By David Ignatius
Friday, January 27, 2006; A23
DAVOS, Switzerland -- As the throngs of ebullient Indian and Chinese executives make their way through the salons of the World Economic Forum this week, it's hard for an American not to reflect ruefully on what life must feel like for autoworkers in Detroit -- stuck in the slow lane of the global economy.
The global titans would doubtless give autoworkers in Michigan the same advice they would offer to workers in an outmoded Chinese steel mill or an unprofitable European textile plant: Get over it. Learn new skills and find new jobs in more productive sectors. The flat world, as my colleague Tom Friedman likes to call it, is ruthlessly fair in that respect. Everybody must live on the knife edge of the global marketplace.
If it were my job at Ford being cut, I would find such bromides infuriating. They sound like a 21st-century version of utilitarianism: an insistence that the free market produces the greatest good for the greatest number, which does you no good at all if you're among the unlucky lesser number. But the fact that the Davos ethic is galling doesn't mean it's wrong.
Davos has come to symbolize the dominant force of our time -- the wealth-creating, job-destroying whirlwind of the global economy. Each year I come here I marvel at the reach and leveling power of this economic hurricane. There are more Chinese, Indians and Arabs every year, and less of an American presence. U.S. investment banks, technologists and venture capitalists may have spawned the globalization movement, but it has now floated free. The dealmakers come from all over the world. The one thing they seem to have in common is that nearly all were educated in the United States. That may not be much comfort if you work at an assembly plant in Dearborn, but at least America still does one thing well: running universities.
My superstars at Davos this year are the university presidents. Larry Summers at Harvard, Rick Levin at Yale, Lee Bollinger at Columbia and a half-dozen more are transforming their universities into global institutions -- seeking the best students from around the world and sending them to far-flung places to learn the skills that will secure them places among the global elite.
"We want the brilliant mathematician whose mother is a chambermaid in Romania," says Summers. That's the most attractive face of globalization -- the idea that the great universities are creating a colorblind meritocracy that doesn't care where you're from as long as you did well on the SAT. But in this global empire of knowledge, there is an echo of Dickens's parody of utilitarian thinking, Mr. Gradgrind, who in the novel "Hard Times" famously admonished his students: "Facts alone are wanted in life. Plant nothing else, and root out everything else." Mr. Gradgrind's students were productive, but quite miserable.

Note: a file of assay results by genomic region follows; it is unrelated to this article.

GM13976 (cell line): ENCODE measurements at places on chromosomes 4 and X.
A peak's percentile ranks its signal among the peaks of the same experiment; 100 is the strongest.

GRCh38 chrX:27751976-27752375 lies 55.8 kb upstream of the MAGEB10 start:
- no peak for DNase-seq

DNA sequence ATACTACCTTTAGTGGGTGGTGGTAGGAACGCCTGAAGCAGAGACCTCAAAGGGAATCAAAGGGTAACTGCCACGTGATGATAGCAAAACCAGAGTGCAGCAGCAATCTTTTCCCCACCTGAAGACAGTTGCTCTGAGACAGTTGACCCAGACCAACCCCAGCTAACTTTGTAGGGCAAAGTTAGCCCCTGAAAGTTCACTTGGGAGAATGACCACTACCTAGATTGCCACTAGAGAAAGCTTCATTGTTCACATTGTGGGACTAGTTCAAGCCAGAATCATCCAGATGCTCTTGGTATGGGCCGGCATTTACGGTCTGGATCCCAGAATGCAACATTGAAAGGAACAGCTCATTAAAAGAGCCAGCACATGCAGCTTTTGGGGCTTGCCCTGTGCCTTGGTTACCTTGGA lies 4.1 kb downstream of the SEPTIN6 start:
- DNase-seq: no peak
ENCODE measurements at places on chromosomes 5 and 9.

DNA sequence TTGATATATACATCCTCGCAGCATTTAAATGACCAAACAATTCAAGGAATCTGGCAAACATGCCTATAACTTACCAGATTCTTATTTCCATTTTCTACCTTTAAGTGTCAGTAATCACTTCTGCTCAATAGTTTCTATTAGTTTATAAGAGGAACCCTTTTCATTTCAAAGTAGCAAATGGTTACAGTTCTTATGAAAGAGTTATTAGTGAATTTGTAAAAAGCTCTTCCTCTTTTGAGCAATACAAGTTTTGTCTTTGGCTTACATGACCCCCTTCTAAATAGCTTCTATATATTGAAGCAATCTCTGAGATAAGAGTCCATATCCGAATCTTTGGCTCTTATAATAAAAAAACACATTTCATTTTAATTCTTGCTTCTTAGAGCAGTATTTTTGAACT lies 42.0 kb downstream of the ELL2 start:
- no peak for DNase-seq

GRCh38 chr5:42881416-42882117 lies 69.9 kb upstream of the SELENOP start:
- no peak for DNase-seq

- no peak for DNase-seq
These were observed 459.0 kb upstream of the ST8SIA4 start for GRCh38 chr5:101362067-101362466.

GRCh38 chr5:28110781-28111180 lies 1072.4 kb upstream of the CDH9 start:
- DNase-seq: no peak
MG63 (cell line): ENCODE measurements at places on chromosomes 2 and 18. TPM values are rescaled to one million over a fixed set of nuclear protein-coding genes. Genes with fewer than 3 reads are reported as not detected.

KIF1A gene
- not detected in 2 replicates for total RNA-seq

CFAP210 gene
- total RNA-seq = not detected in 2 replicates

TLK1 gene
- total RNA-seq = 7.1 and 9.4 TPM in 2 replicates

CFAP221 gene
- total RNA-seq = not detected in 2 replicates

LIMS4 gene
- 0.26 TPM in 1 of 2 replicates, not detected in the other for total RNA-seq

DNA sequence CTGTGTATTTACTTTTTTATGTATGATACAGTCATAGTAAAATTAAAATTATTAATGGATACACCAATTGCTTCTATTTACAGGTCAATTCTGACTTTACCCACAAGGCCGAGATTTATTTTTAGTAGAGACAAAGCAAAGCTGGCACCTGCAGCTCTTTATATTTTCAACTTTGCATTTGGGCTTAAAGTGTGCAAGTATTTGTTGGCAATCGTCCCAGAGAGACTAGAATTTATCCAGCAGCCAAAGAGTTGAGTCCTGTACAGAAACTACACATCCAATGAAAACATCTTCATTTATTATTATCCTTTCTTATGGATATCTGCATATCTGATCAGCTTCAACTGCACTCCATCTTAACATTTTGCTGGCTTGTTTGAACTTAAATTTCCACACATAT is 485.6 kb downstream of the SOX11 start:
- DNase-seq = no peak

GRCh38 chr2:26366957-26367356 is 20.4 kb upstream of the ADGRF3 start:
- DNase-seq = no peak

The impresario of Davos, Klaus Schwab, has tried hard over the years to humanize the free market his forum celebrates. I spent time yesterday meeting with some of his "social entrepreneurs," people who are building pay toilets in Nigeria, teaching sustainable agriculture in Paraguay, training rape victims in Cambodia how to run a catering business. Inspiring stories, and there is something marvelous, too, about a conference attended by people who are so eager to invest in the booming, free-market economies of India and China.
The change machine is relentless, as I discovered at a session here for technologists and venture capitalists. The group selected hot technologies for the next few years -- sensors that can operate without batteries, stem cells for cardiac patients that can regrow heart tissue; solar technology that can produce energy at half the cost; microbial factories that can make molecules for drugs in the laboratory, for a tenth of the cost of finding them in nature. It was a dazzling discussion -- not least because these life-giving technologies will make the people in the room even richer.
"I'm a technology optimist," a prominent venture capitalist named Vinod Khosla explained. He argues that innovative, bottom-up methods will solve problems that seem intractable, from energy to poverty to disease. "Every problem is an opportunity to a technology pioneer," he said.
Business today is the leading agent of social change. That's really the message of Davos. It can be a pitiless process, and its seamless efficiency is in frightening contrast to the incompetence and mismanagement of the public sector. Globalization can be tamed, but it can't be stopped -- nor should it be. I just wish other things in the world worked as well.